The opera box system developed fairly quickly to satisfy the needs of the audience, which did not attend to the evening’s entertainment in the reverential, absorptive silence we maintain today – a relic of late 19th-century attitudes to which we still adhere. An architectural detail sadly lost to modern society, the opera box was the perfect place to conduct business, court lovers, entertain guests and enjoy an excellent evening’s entertainment. Those desiring a little extra privacy could draw the curtains and still hear the music. Some boxes had billiard tables and wine cellars. Busy kitchens served hot food.

Although City Recital Hall Angel Place has neither boxes nor billiard tables, we hope that in tonight’s performance you will be able to imagine the thrilling experience of a 17th-century audience enthralled by a tightly-run, witty narrative delivered by star singers in an urban space of unparalleled sophistication. Although the rowdy informality has (sadly) disappeared, the music, star singers and unparalleled urban space have not. And it is to these last three elements that Pinchgut Opera’s artistic vision has been dedicated.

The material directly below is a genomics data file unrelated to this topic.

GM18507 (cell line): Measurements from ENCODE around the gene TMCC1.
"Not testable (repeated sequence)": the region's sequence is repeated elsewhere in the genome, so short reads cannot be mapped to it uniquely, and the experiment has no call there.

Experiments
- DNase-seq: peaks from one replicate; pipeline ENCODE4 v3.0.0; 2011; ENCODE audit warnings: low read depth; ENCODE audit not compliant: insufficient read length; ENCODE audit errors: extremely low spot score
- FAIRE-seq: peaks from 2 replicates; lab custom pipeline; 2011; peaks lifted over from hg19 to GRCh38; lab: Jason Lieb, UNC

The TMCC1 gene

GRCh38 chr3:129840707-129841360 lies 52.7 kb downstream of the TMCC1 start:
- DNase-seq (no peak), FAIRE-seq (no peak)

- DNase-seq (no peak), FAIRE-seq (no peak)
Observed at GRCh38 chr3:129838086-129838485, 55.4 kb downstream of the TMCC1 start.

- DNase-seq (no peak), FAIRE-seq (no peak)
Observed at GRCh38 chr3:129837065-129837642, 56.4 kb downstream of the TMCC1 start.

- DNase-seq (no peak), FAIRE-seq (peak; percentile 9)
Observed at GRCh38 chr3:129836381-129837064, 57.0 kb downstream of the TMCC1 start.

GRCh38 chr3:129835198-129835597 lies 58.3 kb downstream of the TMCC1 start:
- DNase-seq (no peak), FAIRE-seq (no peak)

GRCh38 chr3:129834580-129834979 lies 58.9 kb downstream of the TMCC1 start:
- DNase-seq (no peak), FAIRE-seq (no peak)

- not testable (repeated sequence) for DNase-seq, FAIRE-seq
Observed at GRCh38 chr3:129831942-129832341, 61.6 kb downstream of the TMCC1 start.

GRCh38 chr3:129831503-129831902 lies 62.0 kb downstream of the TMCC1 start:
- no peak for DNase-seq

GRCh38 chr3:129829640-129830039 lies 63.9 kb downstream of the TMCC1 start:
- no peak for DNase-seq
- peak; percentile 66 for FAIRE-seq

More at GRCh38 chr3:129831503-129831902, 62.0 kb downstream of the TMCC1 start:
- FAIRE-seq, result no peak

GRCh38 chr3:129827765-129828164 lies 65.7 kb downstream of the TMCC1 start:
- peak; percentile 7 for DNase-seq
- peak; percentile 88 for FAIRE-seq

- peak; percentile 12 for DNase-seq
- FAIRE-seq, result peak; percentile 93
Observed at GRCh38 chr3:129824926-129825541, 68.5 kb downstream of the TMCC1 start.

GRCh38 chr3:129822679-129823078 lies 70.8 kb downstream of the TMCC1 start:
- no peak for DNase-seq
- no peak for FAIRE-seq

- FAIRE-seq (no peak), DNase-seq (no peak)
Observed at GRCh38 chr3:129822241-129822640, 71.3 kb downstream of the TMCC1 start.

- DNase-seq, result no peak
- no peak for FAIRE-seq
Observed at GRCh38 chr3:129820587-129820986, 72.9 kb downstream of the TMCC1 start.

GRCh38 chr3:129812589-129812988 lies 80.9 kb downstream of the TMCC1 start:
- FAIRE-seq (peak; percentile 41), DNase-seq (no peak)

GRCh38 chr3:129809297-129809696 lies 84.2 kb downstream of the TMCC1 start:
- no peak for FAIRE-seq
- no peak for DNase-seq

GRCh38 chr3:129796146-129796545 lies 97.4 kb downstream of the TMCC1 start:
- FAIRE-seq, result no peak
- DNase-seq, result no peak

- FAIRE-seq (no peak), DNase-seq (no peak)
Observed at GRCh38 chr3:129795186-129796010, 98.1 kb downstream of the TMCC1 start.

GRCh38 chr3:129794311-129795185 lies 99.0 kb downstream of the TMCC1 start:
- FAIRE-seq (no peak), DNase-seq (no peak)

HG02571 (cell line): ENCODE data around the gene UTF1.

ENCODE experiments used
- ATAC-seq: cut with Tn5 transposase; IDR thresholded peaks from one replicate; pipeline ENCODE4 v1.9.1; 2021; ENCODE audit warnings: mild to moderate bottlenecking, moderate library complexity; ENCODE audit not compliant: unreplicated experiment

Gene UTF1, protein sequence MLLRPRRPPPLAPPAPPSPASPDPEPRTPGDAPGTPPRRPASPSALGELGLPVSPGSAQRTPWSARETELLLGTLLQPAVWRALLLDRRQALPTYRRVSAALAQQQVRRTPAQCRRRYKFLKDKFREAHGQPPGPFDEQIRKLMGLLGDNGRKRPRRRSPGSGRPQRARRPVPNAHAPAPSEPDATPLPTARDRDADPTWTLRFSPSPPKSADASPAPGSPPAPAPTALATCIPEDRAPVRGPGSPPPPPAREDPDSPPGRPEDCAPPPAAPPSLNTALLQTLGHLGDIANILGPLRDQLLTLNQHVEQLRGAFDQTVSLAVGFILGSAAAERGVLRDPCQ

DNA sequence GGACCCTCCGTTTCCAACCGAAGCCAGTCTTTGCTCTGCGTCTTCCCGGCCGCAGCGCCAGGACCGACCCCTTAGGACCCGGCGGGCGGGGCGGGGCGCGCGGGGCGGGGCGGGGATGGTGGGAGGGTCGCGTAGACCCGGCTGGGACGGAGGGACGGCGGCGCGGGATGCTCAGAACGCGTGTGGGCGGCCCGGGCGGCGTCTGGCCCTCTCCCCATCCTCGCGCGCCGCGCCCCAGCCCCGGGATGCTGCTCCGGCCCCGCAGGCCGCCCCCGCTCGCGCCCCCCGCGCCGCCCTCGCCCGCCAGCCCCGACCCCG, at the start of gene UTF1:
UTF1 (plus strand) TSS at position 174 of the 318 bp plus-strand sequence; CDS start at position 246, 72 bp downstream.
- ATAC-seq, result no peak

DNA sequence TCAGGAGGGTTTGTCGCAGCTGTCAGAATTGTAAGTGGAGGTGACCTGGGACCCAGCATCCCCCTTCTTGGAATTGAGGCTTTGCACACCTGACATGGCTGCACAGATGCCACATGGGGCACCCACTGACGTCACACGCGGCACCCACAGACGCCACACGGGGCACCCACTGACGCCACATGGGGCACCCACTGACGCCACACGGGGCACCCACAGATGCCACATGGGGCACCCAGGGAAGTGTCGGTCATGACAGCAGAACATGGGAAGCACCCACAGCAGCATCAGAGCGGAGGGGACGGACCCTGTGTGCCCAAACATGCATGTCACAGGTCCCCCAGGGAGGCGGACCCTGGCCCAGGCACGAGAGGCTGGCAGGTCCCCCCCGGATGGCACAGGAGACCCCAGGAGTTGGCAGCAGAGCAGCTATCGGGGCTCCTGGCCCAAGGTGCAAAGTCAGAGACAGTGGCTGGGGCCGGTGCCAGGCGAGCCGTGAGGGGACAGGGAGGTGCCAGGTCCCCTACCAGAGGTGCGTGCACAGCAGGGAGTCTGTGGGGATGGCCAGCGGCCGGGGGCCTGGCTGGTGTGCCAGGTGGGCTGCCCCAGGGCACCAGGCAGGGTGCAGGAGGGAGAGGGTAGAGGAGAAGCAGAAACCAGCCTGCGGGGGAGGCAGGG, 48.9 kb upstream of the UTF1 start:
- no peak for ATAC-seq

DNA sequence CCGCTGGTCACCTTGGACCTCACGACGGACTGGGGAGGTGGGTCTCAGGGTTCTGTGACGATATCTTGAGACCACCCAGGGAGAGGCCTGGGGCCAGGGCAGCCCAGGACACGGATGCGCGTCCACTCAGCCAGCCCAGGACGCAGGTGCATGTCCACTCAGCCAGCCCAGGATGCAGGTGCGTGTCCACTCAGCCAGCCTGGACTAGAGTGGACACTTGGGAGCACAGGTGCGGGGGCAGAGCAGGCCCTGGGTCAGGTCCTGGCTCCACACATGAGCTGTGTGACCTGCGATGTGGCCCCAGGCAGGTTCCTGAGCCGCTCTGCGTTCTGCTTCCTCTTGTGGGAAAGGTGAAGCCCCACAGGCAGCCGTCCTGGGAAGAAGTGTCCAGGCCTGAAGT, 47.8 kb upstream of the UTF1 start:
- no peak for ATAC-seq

Pinchgut Opera has been from the beginning absolutely committed to a historically-informed approach with regard to the musical score, but our experiences have and will always be rmly rooted in the present. Antony Walker and I have continually sought to blend our historical curiosity with a performative reality honed by experience, as we seek to mount productions that reect our pragmatic spirit whilst contemplating different operatic periods and approaches. Being a part of Pinchgut Opera, whether as audience member, musician or crew, means being part of a voyage of discovery.